Beware the philosophies and proclivities of elected anti-life judges

Beware the philosophies and proclivities of elected anti-life judges

Beware the philosophies and proclivities of elected anti-life judges

Some state judges and courts have ruled against abortion restrictions, while others have approved the restrictions. That was the case last week with differing rulings in Idaho and South Carolina.

In Idaho, the state Supreme Court dismissed a series of lawsuits brought by Planned Parenthood in its efforts to block new abortion bans. That same day, however, the South Carolina Supreme Court struck down a ban on abortions after a baby's heartbeat has been detected. Citing those contrasting examples, Carol Tobias of National Right to Life Committee says pro-lifers – no matter where they live – need to stay involved in the battle for the unborn.

Tobias, Carol (NRLC) Tobias

"Yes, there are states that have great laws protecting unborn children, but that doesn't mean those laws aren't going to be challenged or changed or attempted to be changed," she argues. "Every election is going to bring new legislators who can change the law – and in many places the judges are also elected."

Based on that, Tobias says pro-lifers are going to have to start looking at which judges are representing them on the courts – and whether those judges' philosophies align with something that results in the protection of unborn children.

"If you live in a state that has anti-life laws and judges giving us anti-life rulings, we're going to have to dig in and work harder to change those laws, change our elected representatives, change our judges," she urges. "The U.S. Supreme Court [in its Dobbs ruling] has given us the opportunity to protect life – but we still have to either fight to keep what we have or change what we want."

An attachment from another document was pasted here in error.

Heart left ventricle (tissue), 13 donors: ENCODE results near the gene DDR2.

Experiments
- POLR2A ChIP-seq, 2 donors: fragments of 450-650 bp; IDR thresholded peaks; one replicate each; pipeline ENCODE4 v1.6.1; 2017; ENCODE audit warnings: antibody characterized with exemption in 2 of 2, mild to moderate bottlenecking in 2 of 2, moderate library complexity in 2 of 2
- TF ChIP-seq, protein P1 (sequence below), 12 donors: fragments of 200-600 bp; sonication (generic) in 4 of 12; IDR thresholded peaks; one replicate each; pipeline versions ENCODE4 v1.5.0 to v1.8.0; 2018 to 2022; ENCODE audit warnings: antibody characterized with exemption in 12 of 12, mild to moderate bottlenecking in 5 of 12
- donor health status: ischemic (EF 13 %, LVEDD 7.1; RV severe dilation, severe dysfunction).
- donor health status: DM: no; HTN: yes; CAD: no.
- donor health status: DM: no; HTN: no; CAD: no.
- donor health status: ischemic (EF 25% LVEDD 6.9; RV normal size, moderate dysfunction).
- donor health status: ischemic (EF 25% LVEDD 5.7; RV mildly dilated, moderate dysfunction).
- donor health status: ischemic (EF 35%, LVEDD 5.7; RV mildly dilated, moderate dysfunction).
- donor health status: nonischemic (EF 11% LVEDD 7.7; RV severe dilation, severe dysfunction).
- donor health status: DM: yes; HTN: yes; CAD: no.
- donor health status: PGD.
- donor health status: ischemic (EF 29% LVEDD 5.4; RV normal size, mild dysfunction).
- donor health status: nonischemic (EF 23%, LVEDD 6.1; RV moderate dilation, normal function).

And while keeping an eye on judges is critical, LifeNews editor Steven Ertelt reminds pro-lifers they should not forget about supporting and promoting pro-life alternatives.

Ertelt, Steven (LifeNews.com) Ertelt

"Help pregnancy centers to give [pregnant mothers] good, pro-life choices to help them and their babies," he advises. "There's much work to be done … and every single pro-life person needs to get involved."

And on the legislative front, LifeNews optimistically points out that one of the first bills the new Republican-controlled House is expected to promote is a measure permanently banning taxpayer-funded abortions. That legislation, if approved by Congress, would make permanent the Hyde Amendment and other laws against abortion funding; and also would close the abortion-funding loophole created under Obamacare.